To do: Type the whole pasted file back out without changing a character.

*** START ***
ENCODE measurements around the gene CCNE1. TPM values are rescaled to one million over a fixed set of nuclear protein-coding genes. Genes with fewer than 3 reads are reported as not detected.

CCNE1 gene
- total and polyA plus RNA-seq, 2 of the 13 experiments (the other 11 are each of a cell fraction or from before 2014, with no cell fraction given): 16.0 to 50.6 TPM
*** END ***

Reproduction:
ENCODE measurements around the gene CCNE1. TPM values are rescaled to one million over a fixed set of nuclear protein-coding genes. Genes with fewer than 3 reads are reported as not detected.

CCNE1 gene
- total and polyA plus RNA-seq, 2 of the 13 experiments (the other 11 are each of a cell fraction or from before 2014, with no cell fraction given): 16.0 to 50.6 TPM